The Greek Bible

Many people over the years I’ve seen since beginning my studies into Christianity, refer to the ‘Hebrew Bible’ — i.e. the Old Testament. In contrast, I’ve only seen the term ‘Greek Bible’ (referring to the New Testament) for the first time in the last two weeks. Sometimes, we forget that John never tells us Jesus said “I and the Father are one” (John 10:30), He tells us Jesus said “ἐγὼ καὶ ὁ Πατὴρ ἕν ἐσμεν”, that is, in Greek. In the last few weeks I’ve begun learning the Greek of the New Testament in order to be able to read the Greek Bible in its original language. And I think this is very important.

I’ve learned a number of things in my studies and as I’ve been understanding all the rules of Greek grammar (variations of the definite article, cases, etc). I’ve seriously expanded my knowledge in one realm of my life I never thought would really change all that much. Besides learning the Greek itself, I’ve discovered a number of very important figures in the scholarship responsible for translating our Bibles into English (such as William D. Mounce), I’ve learned English doesn’t actually come from Latin (even though it borrows a lot from it), and I’ve even learned that many of those physics signs, such as α (alpha), β (beta), γ (gamma), δ (delta), θ (theta), μ (mu) and others all actually derive as Greek letters. Secondly, the Greek Bible wasn’t written in modern Greek, it was written in Koine Greek — that is, the form of Greek that rapidly spread around 300 BC as Alexander the Great started taking over the world and was used up until about 300 AD. The word ‘Koine’ means common, and the reason why we refer to this form of Greek as ‘Koine Greek’ is because it was the common language of much of the world in the age of Jesus, including that of the entire Roman Empire. Jesus’ native language was Aramaic, but he, including his followers, knew Koine Greek, since probably everyone was bilingual at the time (many of whom live in America and Canada may not intuitively know this, since most of us here only speak one language, i.e. English).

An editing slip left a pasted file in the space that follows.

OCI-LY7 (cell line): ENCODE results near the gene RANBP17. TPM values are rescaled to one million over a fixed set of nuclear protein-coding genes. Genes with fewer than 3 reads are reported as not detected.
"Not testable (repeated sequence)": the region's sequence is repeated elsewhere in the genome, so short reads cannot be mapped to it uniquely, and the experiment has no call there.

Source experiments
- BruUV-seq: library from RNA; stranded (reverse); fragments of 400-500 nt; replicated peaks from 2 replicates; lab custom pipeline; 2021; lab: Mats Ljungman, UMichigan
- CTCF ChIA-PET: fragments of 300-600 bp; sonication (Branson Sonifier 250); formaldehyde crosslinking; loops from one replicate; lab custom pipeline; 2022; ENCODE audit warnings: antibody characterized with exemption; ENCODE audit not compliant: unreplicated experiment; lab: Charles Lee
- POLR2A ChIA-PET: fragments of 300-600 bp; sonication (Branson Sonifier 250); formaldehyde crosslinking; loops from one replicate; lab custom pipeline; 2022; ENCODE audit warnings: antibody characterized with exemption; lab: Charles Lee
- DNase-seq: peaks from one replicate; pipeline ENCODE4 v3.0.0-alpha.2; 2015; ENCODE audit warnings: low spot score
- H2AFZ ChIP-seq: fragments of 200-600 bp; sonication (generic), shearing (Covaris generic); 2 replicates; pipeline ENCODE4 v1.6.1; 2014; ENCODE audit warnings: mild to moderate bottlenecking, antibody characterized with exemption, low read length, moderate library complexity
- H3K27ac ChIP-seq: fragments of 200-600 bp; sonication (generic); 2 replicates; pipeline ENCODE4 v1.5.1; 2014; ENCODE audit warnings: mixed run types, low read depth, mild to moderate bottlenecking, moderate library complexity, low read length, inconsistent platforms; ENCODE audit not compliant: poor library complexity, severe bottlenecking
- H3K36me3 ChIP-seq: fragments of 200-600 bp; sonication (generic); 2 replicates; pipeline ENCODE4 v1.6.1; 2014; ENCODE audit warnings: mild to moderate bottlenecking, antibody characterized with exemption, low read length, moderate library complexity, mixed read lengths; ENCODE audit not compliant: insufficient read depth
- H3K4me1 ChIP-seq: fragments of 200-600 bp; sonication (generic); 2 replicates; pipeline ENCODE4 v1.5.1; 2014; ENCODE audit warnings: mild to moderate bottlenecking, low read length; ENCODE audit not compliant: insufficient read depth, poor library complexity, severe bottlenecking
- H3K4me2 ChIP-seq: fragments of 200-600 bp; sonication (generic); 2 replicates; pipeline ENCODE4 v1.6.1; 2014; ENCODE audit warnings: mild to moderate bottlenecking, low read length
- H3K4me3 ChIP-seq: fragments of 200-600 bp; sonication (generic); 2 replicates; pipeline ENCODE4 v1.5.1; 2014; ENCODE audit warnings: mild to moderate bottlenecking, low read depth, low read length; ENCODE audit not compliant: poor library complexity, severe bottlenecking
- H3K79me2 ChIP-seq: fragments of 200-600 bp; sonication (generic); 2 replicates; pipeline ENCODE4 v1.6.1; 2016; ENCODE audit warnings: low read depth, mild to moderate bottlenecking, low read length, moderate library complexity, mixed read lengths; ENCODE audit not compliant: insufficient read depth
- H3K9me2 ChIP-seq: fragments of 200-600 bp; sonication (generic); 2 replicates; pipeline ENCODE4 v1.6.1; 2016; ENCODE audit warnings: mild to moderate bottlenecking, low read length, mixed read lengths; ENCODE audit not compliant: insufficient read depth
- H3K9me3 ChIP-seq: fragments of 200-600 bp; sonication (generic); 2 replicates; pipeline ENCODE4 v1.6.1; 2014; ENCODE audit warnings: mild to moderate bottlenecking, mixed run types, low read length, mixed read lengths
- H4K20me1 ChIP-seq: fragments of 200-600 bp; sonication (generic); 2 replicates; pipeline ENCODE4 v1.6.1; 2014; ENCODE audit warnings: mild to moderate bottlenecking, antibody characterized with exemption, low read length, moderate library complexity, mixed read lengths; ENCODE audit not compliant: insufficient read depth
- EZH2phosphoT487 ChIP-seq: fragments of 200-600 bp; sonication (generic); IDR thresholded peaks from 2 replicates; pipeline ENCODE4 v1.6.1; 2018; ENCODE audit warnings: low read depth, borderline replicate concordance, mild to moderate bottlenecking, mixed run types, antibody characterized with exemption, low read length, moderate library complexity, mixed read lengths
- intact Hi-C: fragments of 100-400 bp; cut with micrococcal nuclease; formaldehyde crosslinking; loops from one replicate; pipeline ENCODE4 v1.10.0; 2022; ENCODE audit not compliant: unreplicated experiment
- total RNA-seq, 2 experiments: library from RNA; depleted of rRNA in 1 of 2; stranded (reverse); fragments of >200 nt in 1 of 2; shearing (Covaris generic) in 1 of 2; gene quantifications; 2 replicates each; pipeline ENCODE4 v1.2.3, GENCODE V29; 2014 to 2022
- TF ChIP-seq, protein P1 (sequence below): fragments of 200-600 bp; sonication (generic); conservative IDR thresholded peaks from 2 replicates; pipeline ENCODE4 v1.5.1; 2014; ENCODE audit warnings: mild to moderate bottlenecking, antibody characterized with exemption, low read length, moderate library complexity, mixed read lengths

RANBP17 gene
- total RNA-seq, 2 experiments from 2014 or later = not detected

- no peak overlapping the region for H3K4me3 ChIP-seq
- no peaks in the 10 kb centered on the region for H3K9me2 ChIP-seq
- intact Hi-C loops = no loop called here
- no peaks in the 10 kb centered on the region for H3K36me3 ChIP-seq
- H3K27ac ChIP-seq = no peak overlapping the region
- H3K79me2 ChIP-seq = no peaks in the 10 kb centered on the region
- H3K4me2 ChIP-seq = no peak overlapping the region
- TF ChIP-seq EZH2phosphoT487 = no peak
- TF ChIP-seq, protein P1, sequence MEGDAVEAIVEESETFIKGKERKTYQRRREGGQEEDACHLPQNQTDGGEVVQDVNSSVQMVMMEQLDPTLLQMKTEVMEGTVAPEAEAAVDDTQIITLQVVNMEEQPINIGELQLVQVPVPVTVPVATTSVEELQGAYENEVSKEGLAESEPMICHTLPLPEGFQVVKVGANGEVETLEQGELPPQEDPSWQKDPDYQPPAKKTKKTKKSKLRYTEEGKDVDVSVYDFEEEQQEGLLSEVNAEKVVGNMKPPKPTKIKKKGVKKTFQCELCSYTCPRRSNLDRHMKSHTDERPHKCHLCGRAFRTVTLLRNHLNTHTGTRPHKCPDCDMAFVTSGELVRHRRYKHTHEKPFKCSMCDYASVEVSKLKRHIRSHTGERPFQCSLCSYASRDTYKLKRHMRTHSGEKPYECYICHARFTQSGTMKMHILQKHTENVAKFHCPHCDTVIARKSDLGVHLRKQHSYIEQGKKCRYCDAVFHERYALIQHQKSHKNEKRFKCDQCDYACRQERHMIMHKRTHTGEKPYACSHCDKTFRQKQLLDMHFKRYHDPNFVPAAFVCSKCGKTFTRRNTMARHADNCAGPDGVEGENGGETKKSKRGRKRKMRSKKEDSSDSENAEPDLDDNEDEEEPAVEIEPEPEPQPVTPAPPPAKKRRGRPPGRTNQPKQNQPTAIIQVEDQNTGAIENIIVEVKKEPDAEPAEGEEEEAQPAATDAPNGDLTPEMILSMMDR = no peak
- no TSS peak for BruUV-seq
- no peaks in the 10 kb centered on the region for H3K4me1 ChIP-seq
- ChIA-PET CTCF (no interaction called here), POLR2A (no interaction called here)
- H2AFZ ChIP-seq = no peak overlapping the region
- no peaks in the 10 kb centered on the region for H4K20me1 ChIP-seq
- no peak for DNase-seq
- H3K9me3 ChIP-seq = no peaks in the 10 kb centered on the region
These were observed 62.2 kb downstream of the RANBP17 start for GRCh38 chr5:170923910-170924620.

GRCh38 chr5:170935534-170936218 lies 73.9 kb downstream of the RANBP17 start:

However, I think there’s something more important here than all these factoids (such as the fact that our word ‘alphabet’ comes from a combination of the terms alpha and beta, the first two Greek letters), and it’s actually understanding the New Testament and being able to read it as the Evangelists transcribed it. The truth is, there are some good translations out there — some really good translations, in fact, there are translations out there that will be able to make you understand the text of the Bible better than if most people tried to learn and read the Greek of the New Testament for themselves. However, no translation is absolutely perfect, since a perfect translation is impossible between any two distinct languages. Uncovering the New Testament in its original brings you one, important step forwards to understanding the message and advent of Jesus. This is a goldmine for any believer, and it gets even better once you understand that you can only read some of the really advanced and good commentaries out there by knowing Koine Greek (and also Hebrew if you want to read a technical commentary on the Old Testament). So, I’ve decided to take the path of learning Koine Greek, and I invite you to follow me as well on this exciting path.